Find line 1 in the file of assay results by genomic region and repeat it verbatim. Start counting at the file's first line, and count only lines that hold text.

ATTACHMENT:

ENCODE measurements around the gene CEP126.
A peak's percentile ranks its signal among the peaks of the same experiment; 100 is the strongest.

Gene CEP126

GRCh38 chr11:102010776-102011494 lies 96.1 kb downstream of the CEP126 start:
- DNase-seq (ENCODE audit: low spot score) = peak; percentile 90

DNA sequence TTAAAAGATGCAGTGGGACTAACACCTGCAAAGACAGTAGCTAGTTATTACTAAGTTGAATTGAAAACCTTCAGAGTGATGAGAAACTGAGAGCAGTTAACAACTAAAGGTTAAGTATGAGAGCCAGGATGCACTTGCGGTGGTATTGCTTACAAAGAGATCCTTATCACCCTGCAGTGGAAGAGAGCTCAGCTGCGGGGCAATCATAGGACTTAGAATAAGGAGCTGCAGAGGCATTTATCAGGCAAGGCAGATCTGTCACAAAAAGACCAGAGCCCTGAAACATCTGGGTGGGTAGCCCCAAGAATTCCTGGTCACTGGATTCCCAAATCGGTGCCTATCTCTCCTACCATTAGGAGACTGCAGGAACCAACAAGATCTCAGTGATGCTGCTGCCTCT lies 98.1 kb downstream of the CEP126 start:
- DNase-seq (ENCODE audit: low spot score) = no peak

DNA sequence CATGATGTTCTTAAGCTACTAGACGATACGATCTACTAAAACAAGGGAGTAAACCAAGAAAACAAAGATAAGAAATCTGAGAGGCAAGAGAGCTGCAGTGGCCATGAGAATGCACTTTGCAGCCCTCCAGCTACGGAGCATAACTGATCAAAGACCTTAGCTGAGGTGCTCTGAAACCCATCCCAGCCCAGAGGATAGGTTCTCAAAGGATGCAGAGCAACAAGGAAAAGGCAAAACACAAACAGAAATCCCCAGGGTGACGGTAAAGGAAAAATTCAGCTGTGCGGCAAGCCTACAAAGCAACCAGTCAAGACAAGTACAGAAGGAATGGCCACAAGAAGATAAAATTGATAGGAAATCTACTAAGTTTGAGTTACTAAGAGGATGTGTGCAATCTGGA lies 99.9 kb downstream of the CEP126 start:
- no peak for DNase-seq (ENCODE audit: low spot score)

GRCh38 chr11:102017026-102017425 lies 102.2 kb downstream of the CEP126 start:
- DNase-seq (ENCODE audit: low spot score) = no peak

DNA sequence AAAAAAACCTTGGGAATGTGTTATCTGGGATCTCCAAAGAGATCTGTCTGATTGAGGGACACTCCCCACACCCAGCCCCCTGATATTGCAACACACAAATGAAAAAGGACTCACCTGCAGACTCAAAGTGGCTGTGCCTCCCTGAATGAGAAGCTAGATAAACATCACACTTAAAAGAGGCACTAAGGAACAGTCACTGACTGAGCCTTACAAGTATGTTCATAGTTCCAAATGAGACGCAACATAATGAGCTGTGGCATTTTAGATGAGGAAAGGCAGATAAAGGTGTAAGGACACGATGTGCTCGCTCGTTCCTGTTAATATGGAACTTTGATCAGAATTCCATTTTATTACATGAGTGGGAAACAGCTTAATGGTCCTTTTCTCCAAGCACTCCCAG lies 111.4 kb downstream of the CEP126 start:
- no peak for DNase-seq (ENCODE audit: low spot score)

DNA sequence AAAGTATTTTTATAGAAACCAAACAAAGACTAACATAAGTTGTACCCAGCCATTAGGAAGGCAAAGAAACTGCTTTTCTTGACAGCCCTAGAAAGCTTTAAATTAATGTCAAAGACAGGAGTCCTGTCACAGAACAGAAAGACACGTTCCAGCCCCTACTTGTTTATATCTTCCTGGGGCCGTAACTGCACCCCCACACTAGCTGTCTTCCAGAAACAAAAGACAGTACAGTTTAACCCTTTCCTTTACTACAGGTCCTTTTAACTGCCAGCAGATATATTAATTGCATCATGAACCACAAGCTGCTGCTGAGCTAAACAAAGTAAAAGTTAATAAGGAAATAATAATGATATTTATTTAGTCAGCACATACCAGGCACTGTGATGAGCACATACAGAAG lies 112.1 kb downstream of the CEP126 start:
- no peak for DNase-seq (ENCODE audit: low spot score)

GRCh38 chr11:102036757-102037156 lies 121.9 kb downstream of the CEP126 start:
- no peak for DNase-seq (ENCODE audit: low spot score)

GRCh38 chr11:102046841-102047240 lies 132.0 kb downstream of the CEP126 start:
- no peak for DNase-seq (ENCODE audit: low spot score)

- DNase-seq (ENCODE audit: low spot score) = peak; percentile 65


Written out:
ENCODE measurements around the gene CEP126.